Mothers Day is a touchy holiday for some people. I know it was for me.
I didn’t always get along with my mother and, actually, there was a time in my life when I wanted to disappear without a trace because I was sick of all the fighting and painful feelings. But that was many years ago and now I have a pretty good relationship with Mom. It’s not perfect, but no relationship is. I’m just happy that we are friends and as my mother ages, my instinct is to draw closer rather than run away.
When I told my parents that I’d been diagnosed with Bipolar Disorder, I knew it wasn’t going to go well. I knew the conversation was going to tank. I thought about not telling them at all, but it seemed like such a big thing to skip over. I didn’t want one of them to read about it before I told them about it, either. As I expected, they didn’t believe it at first. They didn’t even believe that BP was a real disease. You pulled yourself up by the bootstraps and dealt with life, you didn’t give it a scientific-sounding name and take a pill for it – that was for weaklings! For years, the topic would never have come up had I not brought it up myself, and when I did, my mother did everything she could to steer the conversation in another direction.
I’ve never wanted to be a mental health evangelist, believe it or not. I believe the Lord tried very hard for many years to get me to write and speak about it, but I wanted nothing to do with it. I especially didn’t want to be the mental health evangelist in my family because it was so frustrating and disheartening. I just wanted my family to understand it and have my back, and I wasn’t sure that would ever happen. Ah, but relationships are about compromise, aren’t they? If you go into any relationship thinking you can change somebody, you will be sorely disappointed.
Sometimes, you have to trade understanding for acceptance. That’s what has happened in my family. I’m not holding out for my 70-something parents to become mental health experts. I know that when my mother hears depression in my voice, she’s going to tell me to smile and “cheer up” even though I can’t. It’s irritating sometimes, but I can handle it because they don’t pretend that nothing is wrong anymore. They actually use the words “Bipolar Disorder” now. It’s not just “my problem” or “my ups and downs.” No more arguments over the necessity of medication, either.
I’m sure so many of you have been in my position – you have a family that doesn’t get it and I’m sure a lot of them have no intention of opening their minds. That sucks, and I understand how you feel. I want to encourage you to be brave and to be willing to talk about your illness, but I also understand that sometimes it’s too exhausting. Being misunderstood and dismissed doesn’t help mental illness. So, if you’re in a good place and you’re feeling strong enough, be open about your struggles. Consider acceptance a blessing, and don’t plunge yourself into a darker place by insisting that everyone understand it as well as you do.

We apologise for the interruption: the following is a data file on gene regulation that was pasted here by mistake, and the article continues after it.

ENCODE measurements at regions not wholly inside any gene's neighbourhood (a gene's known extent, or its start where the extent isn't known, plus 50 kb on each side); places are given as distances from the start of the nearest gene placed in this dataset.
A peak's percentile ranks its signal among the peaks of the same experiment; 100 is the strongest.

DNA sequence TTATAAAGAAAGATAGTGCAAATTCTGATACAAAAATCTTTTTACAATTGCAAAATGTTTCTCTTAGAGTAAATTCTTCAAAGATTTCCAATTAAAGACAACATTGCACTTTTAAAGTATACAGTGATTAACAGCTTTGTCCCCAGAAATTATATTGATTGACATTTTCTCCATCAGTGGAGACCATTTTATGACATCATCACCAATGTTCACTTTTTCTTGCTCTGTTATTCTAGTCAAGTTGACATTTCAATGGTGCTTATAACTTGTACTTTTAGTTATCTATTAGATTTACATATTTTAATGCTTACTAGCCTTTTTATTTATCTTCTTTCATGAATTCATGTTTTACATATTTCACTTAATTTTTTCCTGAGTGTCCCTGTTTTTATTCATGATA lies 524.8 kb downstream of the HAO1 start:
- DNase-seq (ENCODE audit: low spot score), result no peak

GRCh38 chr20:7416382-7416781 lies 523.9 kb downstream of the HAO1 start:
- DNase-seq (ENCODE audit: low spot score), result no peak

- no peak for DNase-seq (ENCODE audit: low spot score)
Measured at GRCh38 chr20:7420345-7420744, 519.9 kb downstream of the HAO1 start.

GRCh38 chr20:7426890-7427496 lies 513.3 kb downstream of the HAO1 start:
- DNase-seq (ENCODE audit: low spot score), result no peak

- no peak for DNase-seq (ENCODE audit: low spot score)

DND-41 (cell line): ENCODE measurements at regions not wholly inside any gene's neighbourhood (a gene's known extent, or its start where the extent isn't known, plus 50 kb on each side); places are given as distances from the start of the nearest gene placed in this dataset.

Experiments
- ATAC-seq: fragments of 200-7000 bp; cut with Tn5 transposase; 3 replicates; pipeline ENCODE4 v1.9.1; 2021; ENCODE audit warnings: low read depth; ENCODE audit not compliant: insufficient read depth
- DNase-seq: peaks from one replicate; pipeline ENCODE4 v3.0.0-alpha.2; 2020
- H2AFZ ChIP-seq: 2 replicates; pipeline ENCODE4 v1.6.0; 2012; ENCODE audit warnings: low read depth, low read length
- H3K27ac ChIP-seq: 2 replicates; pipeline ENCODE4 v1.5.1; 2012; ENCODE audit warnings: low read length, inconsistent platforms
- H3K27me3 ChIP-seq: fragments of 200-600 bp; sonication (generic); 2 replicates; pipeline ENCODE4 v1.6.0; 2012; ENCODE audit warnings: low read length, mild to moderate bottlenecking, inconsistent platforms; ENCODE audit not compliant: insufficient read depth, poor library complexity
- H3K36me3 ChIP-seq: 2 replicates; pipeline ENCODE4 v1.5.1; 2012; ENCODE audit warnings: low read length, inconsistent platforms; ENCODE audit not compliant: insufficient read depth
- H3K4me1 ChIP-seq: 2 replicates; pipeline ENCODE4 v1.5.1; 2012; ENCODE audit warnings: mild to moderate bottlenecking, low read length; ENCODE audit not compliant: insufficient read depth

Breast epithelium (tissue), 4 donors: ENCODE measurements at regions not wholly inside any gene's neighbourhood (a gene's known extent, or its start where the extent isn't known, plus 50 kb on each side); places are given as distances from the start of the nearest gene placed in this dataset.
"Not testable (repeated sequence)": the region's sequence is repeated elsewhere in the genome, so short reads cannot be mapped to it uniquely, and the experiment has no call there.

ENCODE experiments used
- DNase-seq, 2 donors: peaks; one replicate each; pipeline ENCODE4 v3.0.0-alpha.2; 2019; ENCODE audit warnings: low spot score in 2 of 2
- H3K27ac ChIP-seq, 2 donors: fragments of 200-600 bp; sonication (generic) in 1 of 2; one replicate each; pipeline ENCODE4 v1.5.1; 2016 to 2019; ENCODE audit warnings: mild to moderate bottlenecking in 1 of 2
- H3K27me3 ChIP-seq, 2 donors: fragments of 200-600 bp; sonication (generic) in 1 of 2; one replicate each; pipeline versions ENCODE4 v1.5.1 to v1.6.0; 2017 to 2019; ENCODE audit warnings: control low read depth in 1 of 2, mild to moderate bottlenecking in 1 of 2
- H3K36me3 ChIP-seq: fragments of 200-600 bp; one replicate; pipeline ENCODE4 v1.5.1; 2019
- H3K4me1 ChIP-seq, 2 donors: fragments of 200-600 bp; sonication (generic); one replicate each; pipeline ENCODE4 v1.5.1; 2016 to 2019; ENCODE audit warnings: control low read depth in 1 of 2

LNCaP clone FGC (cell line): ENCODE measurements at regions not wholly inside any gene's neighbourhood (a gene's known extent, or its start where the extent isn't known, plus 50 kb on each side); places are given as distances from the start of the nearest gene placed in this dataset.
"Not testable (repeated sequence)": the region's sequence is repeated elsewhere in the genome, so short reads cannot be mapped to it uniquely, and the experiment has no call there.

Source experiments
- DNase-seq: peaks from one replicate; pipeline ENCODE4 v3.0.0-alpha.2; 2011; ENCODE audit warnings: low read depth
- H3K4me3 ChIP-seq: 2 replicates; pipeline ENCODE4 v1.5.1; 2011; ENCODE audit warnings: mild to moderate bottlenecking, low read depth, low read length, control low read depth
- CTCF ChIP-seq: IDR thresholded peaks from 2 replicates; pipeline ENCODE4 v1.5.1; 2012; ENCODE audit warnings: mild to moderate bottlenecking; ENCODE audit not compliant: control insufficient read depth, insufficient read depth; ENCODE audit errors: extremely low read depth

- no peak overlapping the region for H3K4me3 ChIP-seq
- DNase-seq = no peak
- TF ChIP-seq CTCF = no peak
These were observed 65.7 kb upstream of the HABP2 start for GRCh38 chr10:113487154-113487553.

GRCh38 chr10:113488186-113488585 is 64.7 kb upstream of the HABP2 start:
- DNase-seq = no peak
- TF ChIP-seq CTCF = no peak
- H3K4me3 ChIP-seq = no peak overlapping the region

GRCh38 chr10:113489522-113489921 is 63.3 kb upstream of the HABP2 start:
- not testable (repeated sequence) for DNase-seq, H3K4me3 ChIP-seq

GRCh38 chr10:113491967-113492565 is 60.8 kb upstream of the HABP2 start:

If there are people in your life who refuse to open their minds, don’t lose yours trying to convert them. Your prayers are stronger than your words, and sometimes the best way to drive home the point that you are legitimately ill is to back away during “sick times.”
As I get older, I realize more and more that the word “family” has many definitions. Sometimes you must build your own. You must find people that rally around you and embrace you for every bit of who you are. It’s not about your loved ones “getting it” – it’s about their willingness to try to.
Incidentally, that’s what I want for the Church, too. Churches doesn’t have to be full-service psychiatric care centers, they just have to be filled with people who are trying to understand and want to make a difference.
Find a group of caring, open ears and be honest about who you are.
If you don’t find it on the first try, pack up and set your circus down elsewhere. God will never leave you an orphan.
Woman refusing to listen image available from Shutterstock.
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Last reviewed: 13 May 2013